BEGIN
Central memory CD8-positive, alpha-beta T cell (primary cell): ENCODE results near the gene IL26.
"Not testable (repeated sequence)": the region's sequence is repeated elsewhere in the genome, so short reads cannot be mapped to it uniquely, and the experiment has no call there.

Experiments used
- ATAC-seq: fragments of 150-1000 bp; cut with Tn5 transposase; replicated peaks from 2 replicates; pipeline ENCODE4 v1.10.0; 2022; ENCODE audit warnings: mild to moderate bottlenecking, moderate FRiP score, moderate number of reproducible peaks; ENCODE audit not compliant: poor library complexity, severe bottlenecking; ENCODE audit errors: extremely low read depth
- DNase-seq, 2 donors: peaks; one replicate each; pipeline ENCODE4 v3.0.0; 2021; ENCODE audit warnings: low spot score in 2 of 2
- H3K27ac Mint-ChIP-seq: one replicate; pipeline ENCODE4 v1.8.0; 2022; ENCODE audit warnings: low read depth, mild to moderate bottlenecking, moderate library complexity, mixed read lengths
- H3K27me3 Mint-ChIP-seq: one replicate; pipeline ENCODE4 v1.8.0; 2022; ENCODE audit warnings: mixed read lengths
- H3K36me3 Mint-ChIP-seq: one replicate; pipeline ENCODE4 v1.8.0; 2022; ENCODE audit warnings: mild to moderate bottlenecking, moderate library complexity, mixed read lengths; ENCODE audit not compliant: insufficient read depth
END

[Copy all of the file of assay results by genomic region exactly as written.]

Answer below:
Central memory CD8-positive, alpha-beta T cell (primary cell): ENCODE results near the gene IL26.
"Not testable (repeated sequence)": the region's sequence is repeated elsewhere in the genome, so short reads cannot be mapped to it uniquely, and the experiment has no call there.

Experiments used
- ATAC-seq: fragments of 150-1000 bp; cut with Tn5 transposase; replicated peaks from 2 replicates; pipeline ENCODE4 v1.10.0; 2022; ENCODE audit warnings: mild to moderate bottlenecking, moderate FRiP score, moderate number of reproducible peaks; ENCODE audit not compliant: poor library complexity, severe bottlenecking; ENCODE audit errors: extremely low read depth
- DNase-seq, 2 donors: peaks; one replicate each; pipeline ENCODE4 v3.0.0; 2021; ENCODE audit warnings: low spot score in 2 of 2
- H3K27ac Mint-ChIP-seq: one replicate; pipeline ENCODE4 v1.8.0; 2022; ENCODE audit warnings: low read depth, mild to moderate bottlenecking, moderate library complexity, mixed read lengths
- H3K27me3 Mint-ChIP-seq: one replicate; pipeline ENCODE4 v1.8.0; 2022; ENCODE audit warnings: mixed read lengths
- H3K36me3 Mint-ChIP-seq: one replicate; pipeline ENCODE4 v1.8.0; 2022; ENCODE audit warnings: mild to moderate bottlenecking, moderate library complexity, mixed read lengths; ENCODE audit not compliant: insufficient read depth